Press Releases

INRIX Traffic Data Critical in Identifying and Ranking of 100 Most Congested Road Corridors in Texas

Kirkland, WA, September 1, 2010 – INRIX®, a leading provider of traffic information and driver services, announced today that the Texas Transportation Institute (TTI) utilized INRIX traffic information in a study representing the most comprehensive analysis to date of the traffic congestion problems facing the state of Texas. The results of the 100 Most Congested Road Sections in Texas study were announced today by the Texas Department of Transportation (TxDOT).

Utilizing a new report methodology, TTI combined TxDOT’s roadway inventory and traffic volume data with statewide historical speed data from INRIX to produce the study. TxDOT’s 100 Most Congested Road Sections is a state legislative-mandate established in 2009 to identify, quantify and share with the public the most congested locations in Texas. Complete details of the report, including the 100 worst congested corridors, are located on the TxDOT website at http://www.txdot.gov/. The information released today is an update and significant improvement of the first version released a year ago.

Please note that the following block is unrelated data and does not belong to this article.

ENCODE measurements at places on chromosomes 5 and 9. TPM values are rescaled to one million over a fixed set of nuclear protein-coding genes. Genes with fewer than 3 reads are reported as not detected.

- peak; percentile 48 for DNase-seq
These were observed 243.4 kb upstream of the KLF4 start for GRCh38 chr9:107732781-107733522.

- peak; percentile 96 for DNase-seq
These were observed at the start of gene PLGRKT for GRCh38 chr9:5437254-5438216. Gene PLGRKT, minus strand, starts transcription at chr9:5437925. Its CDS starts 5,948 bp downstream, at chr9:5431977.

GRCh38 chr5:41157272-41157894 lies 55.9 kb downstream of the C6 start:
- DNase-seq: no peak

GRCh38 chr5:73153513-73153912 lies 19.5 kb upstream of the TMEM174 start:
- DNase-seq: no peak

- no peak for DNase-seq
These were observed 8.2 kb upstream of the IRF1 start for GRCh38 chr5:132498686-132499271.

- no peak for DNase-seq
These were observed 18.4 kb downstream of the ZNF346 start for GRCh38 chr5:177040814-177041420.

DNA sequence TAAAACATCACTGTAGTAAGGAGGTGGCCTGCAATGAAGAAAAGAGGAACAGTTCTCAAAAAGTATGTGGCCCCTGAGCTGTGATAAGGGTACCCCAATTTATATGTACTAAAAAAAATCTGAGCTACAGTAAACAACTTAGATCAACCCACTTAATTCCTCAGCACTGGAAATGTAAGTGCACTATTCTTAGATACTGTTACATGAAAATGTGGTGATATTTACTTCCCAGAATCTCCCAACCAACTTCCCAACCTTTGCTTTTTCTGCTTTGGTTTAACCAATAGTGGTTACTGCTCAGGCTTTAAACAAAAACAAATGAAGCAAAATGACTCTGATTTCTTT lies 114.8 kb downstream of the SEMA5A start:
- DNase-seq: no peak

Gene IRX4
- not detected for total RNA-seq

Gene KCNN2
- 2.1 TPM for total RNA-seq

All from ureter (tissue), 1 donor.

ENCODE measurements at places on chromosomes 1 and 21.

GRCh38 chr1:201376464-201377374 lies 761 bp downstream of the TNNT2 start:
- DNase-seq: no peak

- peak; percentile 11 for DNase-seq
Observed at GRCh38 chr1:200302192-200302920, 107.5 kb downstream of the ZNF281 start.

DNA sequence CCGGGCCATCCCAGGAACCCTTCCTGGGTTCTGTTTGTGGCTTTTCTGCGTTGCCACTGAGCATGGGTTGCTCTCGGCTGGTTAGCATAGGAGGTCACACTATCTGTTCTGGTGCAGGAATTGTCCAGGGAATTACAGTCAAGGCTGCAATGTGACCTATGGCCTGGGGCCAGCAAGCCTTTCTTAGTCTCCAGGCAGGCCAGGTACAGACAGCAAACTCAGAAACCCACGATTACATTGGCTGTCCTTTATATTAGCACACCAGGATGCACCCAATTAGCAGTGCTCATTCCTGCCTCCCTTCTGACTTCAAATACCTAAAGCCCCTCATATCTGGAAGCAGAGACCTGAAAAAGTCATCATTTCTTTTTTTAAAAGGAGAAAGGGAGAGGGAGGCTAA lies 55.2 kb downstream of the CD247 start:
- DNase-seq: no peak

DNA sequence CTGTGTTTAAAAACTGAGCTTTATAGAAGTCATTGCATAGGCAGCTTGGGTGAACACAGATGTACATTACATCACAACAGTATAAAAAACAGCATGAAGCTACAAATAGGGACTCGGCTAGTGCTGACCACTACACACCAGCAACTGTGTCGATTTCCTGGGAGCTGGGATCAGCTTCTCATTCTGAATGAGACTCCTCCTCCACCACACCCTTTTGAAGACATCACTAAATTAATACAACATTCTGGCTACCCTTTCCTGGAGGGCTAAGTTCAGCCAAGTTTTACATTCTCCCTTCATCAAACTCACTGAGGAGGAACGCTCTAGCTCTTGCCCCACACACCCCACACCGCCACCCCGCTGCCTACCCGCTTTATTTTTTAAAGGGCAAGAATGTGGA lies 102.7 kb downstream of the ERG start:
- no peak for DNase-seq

“One of the unique elements of the 100 most congested sections list is the integration of INRIX historical traffic speed data with public agency traffic count data. This combination presents a more accurate and detailed view of traffic conditions than the estimated traffic speeds used last year,” stated Tim Lomax, TTI Research Engineer and co-author of TTI’s annual Urban Mobility Report. “In addition to congestion levels changing due to the completion of large projects and the economy causing changes in traffic patterns, the new data has provided a much better picture of congestion on Texas roadways.”

“In addition to being a great way to show the traveling public how problem areas compare across Texas, TxDOT uses this report to communicate the efforts underway to improve these key chokepoints,” said Rick Schuman, INRIX Vice President of Public Sector. “In fact, in June, 2010, the Texas Transportation Commission approved $150 million from a recent bond program specifically to develop future projects on these most congested corridors. What better illustration of the power of performance measurement that within 18 months of the passage of Rider 56, Texas officials are allocating significant resources targeted for improving system performance.”

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